Although NS is a rare condition, IM injections increase the possibility of occurrence, particularly in obese patients.[22] A mean BMI of 41.28 (high-health risk level) in our female patients and 35 (overweight) in our male patients suggest that weight can be a significant risk factor in the occurrence of NS. Dadaci et al.[24] reported measuring the thickness of the adipose tissue on pelvic tomography images of gluteal injection sites, and concluded that green needles (3.8cm in depth) do not penetrate deep enough to pass the adipose tissue and reach the gluteal region.[24] Adipose tissue thickness was 5.4cm on magnetic resonance imaging. A needle depth of 3.8cm indicates that drugs that have toxic effects, disrupt circulation, and increase the risk of fatty necrosis are injected into the adipose tissue instead of the muscle. Furthermore, as a result of cumulative effects, greater inflammation and tissue necrosis were observed in patients receiving repeated injections. The depth of the subcutaneous tissue also varies depending on gender and weight of the patient. IM injections performed with a standard green needle reach the gluteal region in only 5% of women and 15% of men, and the remainder is injected into subcutaneous tissue.[17] Obesity in all of our female patients could have been a risk for NS. Another risk factor is frequent injections, which was present in all nine of our patients. Vascular problems, particularly in obese patients, have led to the increased administration of IM injections, suggesting that the increased rate of injections, both in hospital and nonhospital settings, could be a risk factor for NS.

IM injections should be duly administered by health-care professionals. Complications can be minimized with Z-track method, which is one of the injection methods.[25]

Treatments for NS remain controversial. Surgical debridement, local flaps, and partial-thickness skin grafts can be used to treat lesions with established necrosis. Analgesics, dressings, and antibiotics are useful as conservative treatment methods for pain management in many cases.[26] Some authors have reported using pentoxifylline to reduce blood viscosity, hyperbaric oxygen to increase oxygenation, fibroblast activity and angiogenesis in the wound, and heparin to reduce vascular occlusion.[5],[20],[26] There are also reports of using nifedipine, a calcium channel blocker, for its arterial vasospasm-reducing effects and systemic steroids for their inflammation-suppressing characteristics.[5],[7] There is no standardized treatment for NS; the current aim was to prevent the condition from developing into soft tissue necrosis.[5] In many cases, surgical debridement should be considered to support wound healing and to reduce the risk of infection.[20] In their report of a 9-year-old patient who developed NS on the fingers after a penicillin injection into the deltoid muscle, Memarian et al.[7] described treating the patient with intravenous hydrocortisone, subcutaneous enoxaparin, and local trinitroglycerin. In addition, Alkan et al.[27] reported treating a 4-year-old patient with pentoxifylline and heparinization for NS caused by a penicillin injection, but the treatment was initiated immediately after the injection, before necrosis developed. Surgical debridement was primarily performed in all of our patients as all presented with the typical dark-colored lesion seen in NS. Although the best aesthetic outcomes can be achieved with primary closure, except in large wounds, partial thickness skin grafts will take time to heal if atrophic scarring and hyperpigmentation occur. Flaps are the best option for larger gluteal defects.[28] Kocman et al.[28] reported treating five NS patients with free-style perforator V-Y flaps designed vertically or horizontally according to the long axis of the wound. This provided reduced donor site morbidity and less tension on the recipient site.[28]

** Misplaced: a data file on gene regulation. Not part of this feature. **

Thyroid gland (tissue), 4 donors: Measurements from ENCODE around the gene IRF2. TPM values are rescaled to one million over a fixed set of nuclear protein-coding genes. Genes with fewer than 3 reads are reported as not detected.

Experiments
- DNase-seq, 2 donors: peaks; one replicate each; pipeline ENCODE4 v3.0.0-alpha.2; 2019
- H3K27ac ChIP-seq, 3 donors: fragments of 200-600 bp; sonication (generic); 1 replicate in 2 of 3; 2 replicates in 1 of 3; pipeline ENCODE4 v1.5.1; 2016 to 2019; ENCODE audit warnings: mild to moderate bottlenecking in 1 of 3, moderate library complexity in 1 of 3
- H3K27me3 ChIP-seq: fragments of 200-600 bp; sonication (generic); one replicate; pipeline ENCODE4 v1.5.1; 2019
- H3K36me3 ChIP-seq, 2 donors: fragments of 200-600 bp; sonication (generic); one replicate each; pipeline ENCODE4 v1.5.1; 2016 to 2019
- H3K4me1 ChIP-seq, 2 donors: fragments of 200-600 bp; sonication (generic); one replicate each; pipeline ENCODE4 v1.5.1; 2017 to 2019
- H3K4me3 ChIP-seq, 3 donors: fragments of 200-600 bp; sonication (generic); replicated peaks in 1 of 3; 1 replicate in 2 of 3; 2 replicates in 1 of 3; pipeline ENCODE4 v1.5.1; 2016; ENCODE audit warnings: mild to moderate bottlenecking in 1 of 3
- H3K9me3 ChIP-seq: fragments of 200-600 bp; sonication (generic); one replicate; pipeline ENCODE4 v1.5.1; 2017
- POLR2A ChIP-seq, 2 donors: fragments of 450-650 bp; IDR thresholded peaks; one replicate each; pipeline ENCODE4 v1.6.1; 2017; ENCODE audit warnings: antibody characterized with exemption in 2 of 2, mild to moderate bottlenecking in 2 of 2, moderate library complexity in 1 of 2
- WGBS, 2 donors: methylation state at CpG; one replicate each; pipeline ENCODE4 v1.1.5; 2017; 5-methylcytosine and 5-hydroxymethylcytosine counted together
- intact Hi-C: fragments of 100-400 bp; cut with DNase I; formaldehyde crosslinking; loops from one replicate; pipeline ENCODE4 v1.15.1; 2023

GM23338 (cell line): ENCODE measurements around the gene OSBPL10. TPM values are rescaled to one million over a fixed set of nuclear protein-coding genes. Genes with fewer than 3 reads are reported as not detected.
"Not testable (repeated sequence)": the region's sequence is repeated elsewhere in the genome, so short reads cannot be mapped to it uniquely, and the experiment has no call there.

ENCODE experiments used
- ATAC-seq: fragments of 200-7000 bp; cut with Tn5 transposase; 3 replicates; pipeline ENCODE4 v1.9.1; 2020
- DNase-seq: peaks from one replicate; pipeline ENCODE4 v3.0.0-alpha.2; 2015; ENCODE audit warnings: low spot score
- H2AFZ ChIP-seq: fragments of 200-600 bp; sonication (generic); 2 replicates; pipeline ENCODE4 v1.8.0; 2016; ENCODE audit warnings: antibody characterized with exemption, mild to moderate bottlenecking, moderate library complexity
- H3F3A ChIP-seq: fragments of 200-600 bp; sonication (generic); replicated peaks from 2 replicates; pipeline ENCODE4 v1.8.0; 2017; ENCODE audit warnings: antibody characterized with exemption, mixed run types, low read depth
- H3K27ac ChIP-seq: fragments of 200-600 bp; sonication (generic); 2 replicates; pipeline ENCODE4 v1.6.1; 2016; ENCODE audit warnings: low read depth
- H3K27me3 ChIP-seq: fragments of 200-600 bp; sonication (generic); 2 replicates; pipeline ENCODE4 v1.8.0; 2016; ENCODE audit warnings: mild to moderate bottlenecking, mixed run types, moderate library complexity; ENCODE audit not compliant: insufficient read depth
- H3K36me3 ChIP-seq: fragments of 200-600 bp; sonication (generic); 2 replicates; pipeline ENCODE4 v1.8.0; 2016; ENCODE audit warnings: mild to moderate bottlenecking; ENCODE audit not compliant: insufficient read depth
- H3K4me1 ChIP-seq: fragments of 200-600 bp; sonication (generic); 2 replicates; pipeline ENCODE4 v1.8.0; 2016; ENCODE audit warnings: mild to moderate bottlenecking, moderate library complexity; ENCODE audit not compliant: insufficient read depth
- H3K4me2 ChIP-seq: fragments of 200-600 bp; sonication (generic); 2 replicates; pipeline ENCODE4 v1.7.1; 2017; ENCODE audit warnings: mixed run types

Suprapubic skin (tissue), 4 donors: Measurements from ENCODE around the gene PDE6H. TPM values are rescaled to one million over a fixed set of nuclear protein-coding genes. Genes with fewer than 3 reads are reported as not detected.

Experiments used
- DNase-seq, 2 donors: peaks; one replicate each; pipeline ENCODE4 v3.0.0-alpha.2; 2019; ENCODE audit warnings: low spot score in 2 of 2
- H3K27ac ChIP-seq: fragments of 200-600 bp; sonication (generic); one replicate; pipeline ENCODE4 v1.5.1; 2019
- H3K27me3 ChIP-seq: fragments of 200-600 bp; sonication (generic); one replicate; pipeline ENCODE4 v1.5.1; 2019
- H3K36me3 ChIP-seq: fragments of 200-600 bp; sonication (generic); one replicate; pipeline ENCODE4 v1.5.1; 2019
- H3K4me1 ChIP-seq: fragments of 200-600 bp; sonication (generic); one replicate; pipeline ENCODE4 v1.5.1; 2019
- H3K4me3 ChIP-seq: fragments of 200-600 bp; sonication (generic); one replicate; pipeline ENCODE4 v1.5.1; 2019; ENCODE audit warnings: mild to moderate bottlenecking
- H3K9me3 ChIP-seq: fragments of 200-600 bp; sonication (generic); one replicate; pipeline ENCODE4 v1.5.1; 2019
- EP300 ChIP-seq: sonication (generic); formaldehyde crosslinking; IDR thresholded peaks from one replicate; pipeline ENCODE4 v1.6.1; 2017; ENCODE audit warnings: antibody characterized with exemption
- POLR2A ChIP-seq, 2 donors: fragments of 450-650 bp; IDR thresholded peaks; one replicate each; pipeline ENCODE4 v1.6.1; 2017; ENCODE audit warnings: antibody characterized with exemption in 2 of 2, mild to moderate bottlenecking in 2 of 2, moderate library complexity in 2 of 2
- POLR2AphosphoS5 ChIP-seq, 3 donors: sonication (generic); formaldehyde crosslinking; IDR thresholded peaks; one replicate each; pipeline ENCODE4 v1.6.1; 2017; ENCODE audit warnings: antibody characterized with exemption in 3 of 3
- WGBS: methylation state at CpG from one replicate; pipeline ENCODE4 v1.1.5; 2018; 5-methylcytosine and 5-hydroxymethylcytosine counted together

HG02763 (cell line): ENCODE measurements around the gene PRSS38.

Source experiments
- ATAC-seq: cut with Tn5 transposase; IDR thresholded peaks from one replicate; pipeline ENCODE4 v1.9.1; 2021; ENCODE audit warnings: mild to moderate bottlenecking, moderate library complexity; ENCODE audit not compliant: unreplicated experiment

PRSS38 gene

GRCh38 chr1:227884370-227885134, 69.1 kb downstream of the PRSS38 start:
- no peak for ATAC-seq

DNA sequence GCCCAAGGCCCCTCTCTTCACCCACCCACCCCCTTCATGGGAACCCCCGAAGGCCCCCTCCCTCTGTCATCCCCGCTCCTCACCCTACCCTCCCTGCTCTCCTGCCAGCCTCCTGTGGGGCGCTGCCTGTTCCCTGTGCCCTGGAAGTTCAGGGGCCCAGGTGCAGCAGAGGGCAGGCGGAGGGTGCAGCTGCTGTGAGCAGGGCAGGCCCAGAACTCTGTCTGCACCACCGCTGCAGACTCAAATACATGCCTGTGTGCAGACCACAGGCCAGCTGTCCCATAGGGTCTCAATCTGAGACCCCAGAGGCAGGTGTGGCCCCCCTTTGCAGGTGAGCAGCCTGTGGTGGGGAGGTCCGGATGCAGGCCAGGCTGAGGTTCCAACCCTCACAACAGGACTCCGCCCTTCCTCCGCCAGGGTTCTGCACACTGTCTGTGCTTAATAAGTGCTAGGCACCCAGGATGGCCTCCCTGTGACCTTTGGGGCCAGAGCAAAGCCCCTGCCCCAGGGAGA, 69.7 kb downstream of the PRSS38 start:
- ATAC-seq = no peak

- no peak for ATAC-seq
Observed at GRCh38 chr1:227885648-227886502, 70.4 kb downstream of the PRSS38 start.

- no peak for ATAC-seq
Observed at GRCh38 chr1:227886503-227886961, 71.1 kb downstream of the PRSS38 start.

Pain around the site after injection, followed by erythematous, livedoid, and hemorrhagic formations and, ultimately, cutaneous, subcutaneous, adipose tissue, and muscular tissue necrosis were seen in the reported cases. Necrosis in related dermatomes is pathognomonic for NS.[29]

In our study, the wounds were primarily closed after surgical debridement in four patients, and a fasciocutaneous flap was used in five patients. In their case series of 17 patients with NS, Dadaci et al.[24] reported treating the wounds with primary closure in 11 patients and reconstructing with local flaps in six patients (four with Limberg flaps and two with V-Y advancement flaps). There are reports of NS cases reconstructed with partial-thickness skin grafts[20],[23],[26] and full-thickness skin grafts[17] after surgical debridement. These cases healed with residual depressed scars. In their study of three patients, Seok-Kwun et al.[26] reported using a partial-thickness skin graft in one, primary closure in one, and bilateral advancement flap in the other case. We designed an algorithmic approach for surgical repair [Figure 4]. Surgical debridement and antibiotics should be given in cases of necrosis and infection. Vacuum treatment may be necessary to mature and granulate wounds that are not infected but are not ready for reconstruction. Skin grafts should be considered in cases where primary closure and faciokutan flap selection are not possible.{Figure 4}


NS was more frequent in women with a high BMI and high fat in the gluteal region, particularly those with NS. We considered that any kind of medication could lead to this syndrome. Different treatment methods were discussed and we developed a basic, efficient surgical algorithm for NS.

Declaration of patient consent

The authors certify that they have obtained all appropriate patient consent forms. In the form the patient(s) has/have given his/her/their consent for his/her/their images and other clinical information to be reported in the journal. The patients understand that their names and initials will not be published and due efforts will be made to conceal their identity, but anonymity cannot be guaranteed.

Financial support and sponsorship


Conflicts of interest

There are no conflicts of interest.